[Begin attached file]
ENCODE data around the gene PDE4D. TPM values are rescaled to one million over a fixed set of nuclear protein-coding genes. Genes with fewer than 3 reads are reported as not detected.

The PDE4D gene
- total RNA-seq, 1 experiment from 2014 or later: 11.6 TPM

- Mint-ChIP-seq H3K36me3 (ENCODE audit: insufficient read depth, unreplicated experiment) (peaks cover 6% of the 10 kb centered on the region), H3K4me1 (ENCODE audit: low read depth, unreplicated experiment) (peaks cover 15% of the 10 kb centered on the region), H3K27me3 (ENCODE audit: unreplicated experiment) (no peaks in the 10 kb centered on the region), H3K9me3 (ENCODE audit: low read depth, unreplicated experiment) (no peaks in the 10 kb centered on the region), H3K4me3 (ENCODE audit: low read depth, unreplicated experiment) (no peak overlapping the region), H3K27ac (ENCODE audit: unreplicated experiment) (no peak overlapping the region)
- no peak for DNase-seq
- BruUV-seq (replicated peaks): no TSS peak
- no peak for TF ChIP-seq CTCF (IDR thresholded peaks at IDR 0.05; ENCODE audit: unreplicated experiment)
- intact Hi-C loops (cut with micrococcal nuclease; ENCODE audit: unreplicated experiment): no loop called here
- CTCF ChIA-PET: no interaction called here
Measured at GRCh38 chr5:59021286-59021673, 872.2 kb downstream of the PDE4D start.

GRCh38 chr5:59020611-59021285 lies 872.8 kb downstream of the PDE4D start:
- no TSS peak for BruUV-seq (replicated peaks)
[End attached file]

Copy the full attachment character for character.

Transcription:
ENCODE data around the gene PDE4D. TPM values are rescaled to one million over a fixed set of nuclear protein-coding genes. Genes with fewer than 3 reads are reported as not detected.

The PDE4D gene
- total RNA-seq, 1 experiment from 2014 or later: 11.6 TPM

- Mint-ChIP-seq H3K36me3 (ENCODE audit: insufficient read depth, unreplicated experiment) (peaks cover 6% of the 10 kb centered on the region), H3K4me1 (ENCODE audit: low read depth, unreplicated experiment) (peaks cover 15% of the 10 kb centered on the region), H3K27me3 (ENCODE audit: unreplicated experiment) (no peaks in the 10 kb centered on the region), H3K9me3 (ENCODE audit: low read depth, unreplicated experiment) (no peaks in the 10 kb centered on the region), H3K4me3 (ENCODE audit: low read depth, unreplicated experiment) (no peak overlapping the region), H3K27ac (ENCODE audit: unreplicated experiment) (no peak overlapping the region)
- no peak for DNase-seq
- BruUV-seq (replicated peaks): no TSS peak
- no peak for TF ChIP-seq CTCF (IDR thresholded peaks at IDR 0.05; ENCODE audit: unreplicated experiment)
- intact Hi-C loops (cut with micrococcal nuclease; ENCODE audit: unreplicated experiment): no loop called here
- CTCF ChIA-PET: no interaction called here
Measured at GRCh38 chr5:59021286-59021673, 872.2 kb downstream of the PDE4D start.

GRCh38 chr5:59020611-59021285 lies 872.8 kb downstream of the PDE4D start:
- no TSS peak for BruUV-seq (replicated peaks)